A year after healthbot Gyant launched, it has reached 800,000 users, according to Stefan Behrens, co-founder of Gyant.
“Remember to put ice on that bruise tonight,” says healthbot Gyant via Facebook Messenger. Gyant adds that Chris, the user engaging with the bot, could try playing Vanilla Ice’s “Ice Ice, Baby” to speed up the healing process.
The dialogue is conversational. Over the course of three to four minutes, Gyant asks around 20 questions to get at the cause of the user’s discomfort and offer possible diagnoses or recommendations. Users can also ask Gyant questions via Amazon’s Alexa.
“We’ve noticed the number of questions doesn’t matter as much as how you ask them and how you respond to people’s answers,” said Stefan Behrens, co-founder of Gyant. “If you ask question after question, it’s like filling [out] a form. We make sure our questions are asked in the nicest way possible, as human as possible.”
Since Gyant launched in 2016, it has reached 1.3 million users to date, Behrens claimed. Since Gyant originated as a resource to screen patients for Zika, much of its traffic comes from Latin American countries such as Brazil, Mexico, and Colombia. The company is also generating traction in the southern parts of the U.S., Behrens added. Gyant is currently available in English, Spanish, Portuguese, and German, and there are plans to expand in French, Chinese, Arabic, and Hindi.
Florence, Health Tap, Buoy Health, and Your.MD are among the other healthbots currently offering medication reminders, symptom checkers, health tips,doctor referrals, and other services.
“As doctors are more stretched for time, there’s a lot of frustration in the healthcare system,” said Paul Balagot, chief experience officer at Precisioneffect. “I think the appetite to use [bots] as a support tool is high.”
A new report by the Association of American Medical Colleges predicts that the shortfall of doctors will approach 90,000 by 2025. That number could reach nearly 105,000 by 2030.
According to Balagot, healthbots can potentially reduce the workload of healthcare professionals while providing an engaging experience to patients. They can help focus the patient-doctor conversation by checking initial symptoms and tracking patient history, then provide post-treatment support after the initial interaction.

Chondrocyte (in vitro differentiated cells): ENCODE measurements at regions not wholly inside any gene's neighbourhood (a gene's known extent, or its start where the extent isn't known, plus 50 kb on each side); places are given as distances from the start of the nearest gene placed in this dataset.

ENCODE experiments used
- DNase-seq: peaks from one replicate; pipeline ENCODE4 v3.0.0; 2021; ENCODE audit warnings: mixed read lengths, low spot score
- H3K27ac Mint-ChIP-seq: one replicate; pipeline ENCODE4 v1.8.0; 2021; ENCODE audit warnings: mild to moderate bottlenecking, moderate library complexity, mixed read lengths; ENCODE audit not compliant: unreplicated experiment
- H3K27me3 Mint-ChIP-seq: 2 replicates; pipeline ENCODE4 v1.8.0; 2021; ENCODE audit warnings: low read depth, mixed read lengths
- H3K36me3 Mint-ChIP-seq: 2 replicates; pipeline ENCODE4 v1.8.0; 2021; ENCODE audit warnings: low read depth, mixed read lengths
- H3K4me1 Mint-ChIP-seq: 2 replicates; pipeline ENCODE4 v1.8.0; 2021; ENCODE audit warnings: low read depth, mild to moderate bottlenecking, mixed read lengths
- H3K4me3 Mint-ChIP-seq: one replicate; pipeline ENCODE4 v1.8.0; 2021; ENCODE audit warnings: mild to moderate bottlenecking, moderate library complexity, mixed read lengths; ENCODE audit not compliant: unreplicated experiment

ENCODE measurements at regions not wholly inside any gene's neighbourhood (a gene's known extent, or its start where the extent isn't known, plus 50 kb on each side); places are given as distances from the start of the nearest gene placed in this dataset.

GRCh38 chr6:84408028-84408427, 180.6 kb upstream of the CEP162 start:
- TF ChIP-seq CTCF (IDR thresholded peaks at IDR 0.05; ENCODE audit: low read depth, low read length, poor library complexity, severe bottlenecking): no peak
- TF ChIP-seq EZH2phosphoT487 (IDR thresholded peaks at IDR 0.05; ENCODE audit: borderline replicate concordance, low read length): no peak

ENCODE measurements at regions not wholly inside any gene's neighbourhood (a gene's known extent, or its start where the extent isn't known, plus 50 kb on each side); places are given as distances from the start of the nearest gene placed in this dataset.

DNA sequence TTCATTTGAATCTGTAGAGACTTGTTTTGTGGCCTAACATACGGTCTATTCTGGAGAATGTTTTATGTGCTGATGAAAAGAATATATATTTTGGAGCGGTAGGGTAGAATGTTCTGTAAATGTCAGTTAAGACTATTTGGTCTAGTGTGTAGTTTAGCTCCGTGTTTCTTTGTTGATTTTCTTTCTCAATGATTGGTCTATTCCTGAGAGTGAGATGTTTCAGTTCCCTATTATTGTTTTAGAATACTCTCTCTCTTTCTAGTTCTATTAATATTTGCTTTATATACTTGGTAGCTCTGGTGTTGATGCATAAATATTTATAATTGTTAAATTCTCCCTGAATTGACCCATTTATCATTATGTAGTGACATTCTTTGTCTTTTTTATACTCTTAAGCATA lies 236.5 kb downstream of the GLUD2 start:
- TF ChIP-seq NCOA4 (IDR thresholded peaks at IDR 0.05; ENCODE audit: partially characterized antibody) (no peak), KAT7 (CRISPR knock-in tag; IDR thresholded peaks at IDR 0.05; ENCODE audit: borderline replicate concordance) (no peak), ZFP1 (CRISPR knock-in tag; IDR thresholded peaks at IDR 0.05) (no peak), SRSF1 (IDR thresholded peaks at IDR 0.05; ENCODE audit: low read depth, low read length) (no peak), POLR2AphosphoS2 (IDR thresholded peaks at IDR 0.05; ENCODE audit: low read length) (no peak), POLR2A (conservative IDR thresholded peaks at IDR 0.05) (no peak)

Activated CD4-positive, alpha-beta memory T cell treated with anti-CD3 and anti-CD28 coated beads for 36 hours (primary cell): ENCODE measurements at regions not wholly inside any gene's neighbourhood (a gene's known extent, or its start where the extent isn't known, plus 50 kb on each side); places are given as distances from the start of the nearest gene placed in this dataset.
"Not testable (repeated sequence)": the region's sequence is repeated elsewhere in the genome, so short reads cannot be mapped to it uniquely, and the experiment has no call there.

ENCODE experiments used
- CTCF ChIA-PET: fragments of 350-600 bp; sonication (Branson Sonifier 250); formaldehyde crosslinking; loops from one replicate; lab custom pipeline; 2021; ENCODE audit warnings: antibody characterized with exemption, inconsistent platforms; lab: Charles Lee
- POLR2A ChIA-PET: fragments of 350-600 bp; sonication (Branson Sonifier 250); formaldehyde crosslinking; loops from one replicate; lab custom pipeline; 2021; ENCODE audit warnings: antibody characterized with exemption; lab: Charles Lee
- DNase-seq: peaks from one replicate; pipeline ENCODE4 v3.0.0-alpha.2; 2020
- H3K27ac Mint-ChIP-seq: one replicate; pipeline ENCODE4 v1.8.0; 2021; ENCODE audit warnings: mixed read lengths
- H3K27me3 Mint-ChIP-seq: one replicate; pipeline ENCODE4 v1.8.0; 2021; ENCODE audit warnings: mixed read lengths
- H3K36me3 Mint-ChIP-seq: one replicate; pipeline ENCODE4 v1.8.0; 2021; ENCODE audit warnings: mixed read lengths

For conditions such as diabetes, physicians may be able to help patients combat the overt symptoms. Still, they sometimes are unable to follow up with patients who need to make changes to their diets and exercise regimens. Behrens believes healthbots can provide the necessary support.
In addition, healthbots may ultimately help reduce the volume of unnecessary doctor visits. “If you look at primary care physicians, many of them will tell you that they can’t help 40% of the patients they see every week, because [the patient has] a viral infection, for example,” said Behrens. “So it’s, ‘Go home, get some rest, and take some ibuprofen,’ but you can’t do much about the source of the condition.”
In some cases, especially those where there is a stigma tied to a condition, chatbots have become a preferred means of securing healthcare advice. Behrens said many users ask Gyant mental and sexual health-related questions, which sometimes trigger feelings of shame and anxiety.
“A lot of the users are relatively younger — around 16 to 25 — and come from developing countries, where there is a lot of social stigma around marriage and social norms,” Behrens continued. “We see a lot of questions around, ‘I did this. Could I be pregnant?’ or ‘I have this rash.’”
Dawn Lacallade, chief social strategist and healthcare practice lead at social customer experience firm LiveWorld, senses a similar trend among clients like Anthem, Johnson & Johnson, and Boehringer Ingelheim. While she declined to offer program specifics, Lacallade said LiveWorld has helped one client develop a bot to collect data about sexual health in adolescents, with the ultimate aim of offering STD education.
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“There’s often an intimidation factor when you’re talking to an HCP,” Lacallade explained. “A bot is a great tool to recap a conversation with an HCP, putting it in language to make it more understandable.”
As bot technology gets more sophisticated and chatbots secure HIPAA compliance, healthbots will start to realize their full potential.
“The first generation of chatbots was a bit robotic and didn’t have the advancements of natural language, sentiment, and emotion,” said Balagot. “With AI technology advancing, the chatbots are becoming increasingly empathetic and natural, and more engaging.”
It’s hard to be HIPAA-compliant when paired with social media platforms like Facebook, however, which is why Gyant is developing an app of its own. “We’re taking the same technology and chat experience, and putting it in an app or secure website. That will allow us to seamlessly move the conversation to an actual human provider, be it a doctor or administrator,” Behrens noted. “Ideally, we want to [help] people get prescriptions or [sign up for] a telemedicine visit.”
This story has been updated.